In a time of cost trimming and zero-based budgeting, every penny counts, and volatile costs can be devastating. On any given day, fuel prices can create significant fluctuations in total freight costs, but state-level fuel tax changes can create longer-term cost disruptions. Several states have already announced or implemented substantial diesel tax increases in 2017.
Seeking ways to fund infrastructure repair and development, states are increasingly looking at fuel taxes. At the federal level, fuel taxes have not increased since 1993, and some states have not addressed them at the local level for as long or longer. The reduction in purchasing power with existing tax rates, combined with more fuel-efficient vehicles and growing populations, has led to infrastructure revenue difficulties.
Higher Fuel Taxes in 13 States
With this background, it may not be surprising that states as politically diverse as Montana, West Virginia and New Jersey are choosing to boost their gas and diesel taxes this year. Yet, none of these will have as much of an impact on the food and beverage industry as the upcoming increase in California. Legislation passed in April indicates that diesel trucks filling up in California after Nov. 1 will discover a significant tax increase as the base diesel fuel excise tax will rise 20 cents a gallon, to 36 cents.
In addition to this excise tax change, the existing 1.75 percent tax on diesel fuel will also rise considerably, to 5.75 percent. In total, the combination of excise and sales tax increases will bring the total state-level diesel taxes to roughly 70 cents per gallon, with additional variability based on local tax structures. Using the U.S. average class 8 fuel efficiency of 6.4 miles per gallon (recently used in Run on Less - NACFE), a class 8 truck will pay an additional $1,000 in California excise tax for every 22,000 miles it operates within the state. The net effect of these tax hikes is that California will go from the seventh-highest taxed state in the United States up to second, behind Pennsylvania.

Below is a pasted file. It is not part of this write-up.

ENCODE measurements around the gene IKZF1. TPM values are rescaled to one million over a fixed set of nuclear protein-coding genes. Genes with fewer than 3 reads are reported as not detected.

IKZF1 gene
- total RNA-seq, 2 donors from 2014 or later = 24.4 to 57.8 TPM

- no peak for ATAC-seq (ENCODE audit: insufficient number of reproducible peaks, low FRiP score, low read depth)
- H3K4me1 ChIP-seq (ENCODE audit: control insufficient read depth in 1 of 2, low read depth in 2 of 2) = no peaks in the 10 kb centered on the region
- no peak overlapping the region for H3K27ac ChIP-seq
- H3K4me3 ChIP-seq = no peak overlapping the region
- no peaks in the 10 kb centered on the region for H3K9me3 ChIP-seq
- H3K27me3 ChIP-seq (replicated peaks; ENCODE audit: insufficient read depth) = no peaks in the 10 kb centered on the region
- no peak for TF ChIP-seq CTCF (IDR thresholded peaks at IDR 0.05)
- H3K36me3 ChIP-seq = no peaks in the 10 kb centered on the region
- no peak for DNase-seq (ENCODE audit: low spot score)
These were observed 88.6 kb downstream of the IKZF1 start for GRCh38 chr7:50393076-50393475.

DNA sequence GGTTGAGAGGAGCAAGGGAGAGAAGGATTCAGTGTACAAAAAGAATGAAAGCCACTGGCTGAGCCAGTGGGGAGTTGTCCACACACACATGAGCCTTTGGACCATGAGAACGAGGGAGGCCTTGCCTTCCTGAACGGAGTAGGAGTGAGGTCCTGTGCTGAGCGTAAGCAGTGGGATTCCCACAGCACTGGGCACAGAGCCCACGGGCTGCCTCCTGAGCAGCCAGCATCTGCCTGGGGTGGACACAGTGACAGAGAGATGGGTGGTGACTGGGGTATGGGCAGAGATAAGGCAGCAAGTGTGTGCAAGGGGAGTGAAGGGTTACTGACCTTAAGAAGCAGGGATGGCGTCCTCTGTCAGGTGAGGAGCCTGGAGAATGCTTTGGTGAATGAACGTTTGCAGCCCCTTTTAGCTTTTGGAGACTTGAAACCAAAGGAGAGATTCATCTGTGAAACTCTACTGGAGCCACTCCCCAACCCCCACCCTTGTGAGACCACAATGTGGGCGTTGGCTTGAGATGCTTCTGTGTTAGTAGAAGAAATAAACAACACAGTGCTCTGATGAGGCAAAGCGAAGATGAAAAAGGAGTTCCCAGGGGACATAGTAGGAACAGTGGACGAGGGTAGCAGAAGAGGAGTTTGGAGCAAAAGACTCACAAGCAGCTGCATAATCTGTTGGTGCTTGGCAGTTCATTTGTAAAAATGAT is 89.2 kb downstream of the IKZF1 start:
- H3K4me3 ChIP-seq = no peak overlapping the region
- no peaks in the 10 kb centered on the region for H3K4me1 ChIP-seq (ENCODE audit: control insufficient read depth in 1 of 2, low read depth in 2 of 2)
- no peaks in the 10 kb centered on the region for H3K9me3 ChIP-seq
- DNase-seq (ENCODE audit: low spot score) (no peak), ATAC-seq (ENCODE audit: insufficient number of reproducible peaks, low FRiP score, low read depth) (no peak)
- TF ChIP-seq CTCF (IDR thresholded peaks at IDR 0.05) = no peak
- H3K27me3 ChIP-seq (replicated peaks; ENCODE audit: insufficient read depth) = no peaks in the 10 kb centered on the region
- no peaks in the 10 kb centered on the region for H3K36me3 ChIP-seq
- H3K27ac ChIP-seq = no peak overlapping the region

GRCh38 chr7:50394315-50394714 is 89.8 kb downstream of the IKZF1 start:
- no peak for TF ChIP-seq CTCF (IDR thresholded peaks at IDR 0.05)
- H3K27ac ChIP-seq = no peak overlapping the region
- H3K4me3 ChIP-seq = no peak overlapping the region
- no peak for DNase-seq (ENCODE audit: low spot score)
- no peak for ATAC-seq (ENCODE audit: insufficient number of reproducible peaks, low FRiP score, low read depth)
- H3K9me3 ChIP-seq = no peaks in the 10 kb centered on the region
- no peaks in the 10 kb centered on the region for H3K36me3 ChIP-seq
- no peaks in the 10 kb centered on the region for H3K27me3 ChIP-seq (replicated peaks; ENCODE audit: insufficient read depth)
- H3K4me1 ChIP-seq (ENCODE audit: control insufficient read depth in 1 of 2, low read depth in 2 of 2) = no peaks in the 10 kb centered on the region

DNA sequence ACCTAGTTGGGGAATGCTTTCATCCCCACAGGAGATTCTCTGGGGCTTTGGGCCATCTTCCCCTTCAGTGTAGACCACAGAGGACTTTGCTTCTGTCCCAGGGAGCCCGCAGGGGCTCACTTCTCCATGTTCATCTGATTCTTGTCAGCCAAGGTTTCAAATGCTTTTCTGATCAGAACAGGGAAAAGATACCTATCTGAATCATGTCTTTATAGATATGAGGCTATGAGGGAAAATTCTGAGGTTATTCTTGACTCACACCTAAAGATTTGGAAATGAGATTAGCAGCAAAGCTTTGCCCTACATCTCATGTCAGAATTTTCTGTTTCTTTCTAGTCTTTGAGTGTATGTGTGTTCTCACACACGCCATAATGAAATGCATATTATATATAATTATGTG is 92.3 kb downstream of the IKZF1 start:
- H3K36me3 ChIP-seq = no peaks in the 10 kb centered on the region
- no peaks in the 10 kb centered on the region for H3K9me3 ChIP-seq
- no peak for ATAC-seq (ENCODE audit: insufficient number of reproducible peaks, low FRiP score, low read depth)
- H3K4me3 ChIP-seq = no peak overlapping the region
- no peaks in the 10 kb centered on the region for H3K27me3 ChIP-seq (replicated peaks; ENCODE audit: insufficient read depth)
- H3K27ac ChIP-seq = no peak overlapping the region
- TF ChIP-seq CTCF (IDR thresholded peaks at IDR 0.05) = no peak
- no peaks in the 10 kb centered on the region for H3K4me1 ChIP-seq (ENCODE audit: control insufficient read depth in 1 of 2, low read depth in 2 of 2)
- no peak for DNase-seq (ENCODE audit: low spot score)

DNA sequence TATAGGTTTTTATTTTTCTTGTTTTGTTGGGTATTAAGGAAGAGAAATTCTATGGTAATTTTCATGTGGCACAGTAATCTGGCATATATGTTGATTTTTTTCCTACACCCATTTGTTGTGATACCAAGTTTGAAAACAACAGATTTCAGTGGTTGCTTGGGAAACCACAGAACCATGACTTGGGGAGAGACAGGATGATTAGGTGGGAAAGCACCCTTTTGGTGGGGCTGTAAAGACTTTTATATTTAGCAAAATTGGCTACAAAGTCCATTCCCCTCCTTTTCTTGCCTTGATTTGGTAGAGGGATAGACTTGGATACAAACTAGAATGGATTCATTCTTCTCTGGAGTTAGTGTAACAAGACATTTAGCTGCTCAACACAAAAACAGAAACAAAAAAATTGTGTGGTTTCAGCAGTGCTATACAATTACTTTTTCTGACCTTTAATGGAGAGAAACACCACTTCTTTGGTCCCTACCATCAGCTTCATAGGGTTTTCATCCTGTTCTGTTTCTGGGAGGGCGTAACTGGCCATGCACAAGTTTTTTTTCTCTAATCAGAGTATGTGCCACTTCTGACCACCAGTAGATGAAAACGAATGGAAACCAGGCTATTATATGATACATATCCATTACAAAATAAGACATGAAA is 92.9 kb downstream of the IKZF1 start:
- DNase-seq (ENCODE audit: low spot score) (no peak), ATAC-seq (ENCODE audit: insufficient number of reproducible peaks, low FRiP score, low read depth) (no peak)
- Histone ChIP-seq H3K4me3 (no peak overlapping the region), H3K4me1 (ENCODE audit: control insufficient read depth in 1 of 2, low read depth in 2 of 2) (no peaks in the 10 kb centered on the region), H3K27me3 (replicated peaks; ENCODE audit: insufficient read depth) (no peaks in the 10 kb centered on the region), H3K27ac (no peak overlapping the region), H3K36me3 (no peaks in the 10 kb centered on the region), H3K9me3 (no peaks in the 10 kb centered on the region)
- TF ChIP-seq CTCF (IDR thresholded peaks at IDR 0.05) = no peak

The move toward fuel tax increases to support infrastructure maintenance and construction has fairly broad support across the business community, with the United States Chamber of Commerce noting, “America’s infrastructure, however, needs a lot of work. If the United States intends to stimulate economic growth by producing more, exporting more, and selling more, then businesses need a physical framework to accommodate increased productivity. For example, delivery companies could make 15 deliveries per hour—up from 10—with infrastructure improvements.”
Yet, as understandable as some of these fuel tax increases may be, they are likely to be seen as another hurdle to overcome in food logistics. Since many food and beverage companies are operating with single-digit margins, any additional pressure on costs could be difficult to take on. Some processed food companies are going to extremes to cut costs, such as counting the number of pages workers at headquarters print each month, among other measures. On the distribution side especially, fuel costs and wages can make up almost two-thirds of overall costs. In all, shippers should expect an increased expense of 4-5 cents per mile due to the changes in California, and these costs can add up quickly.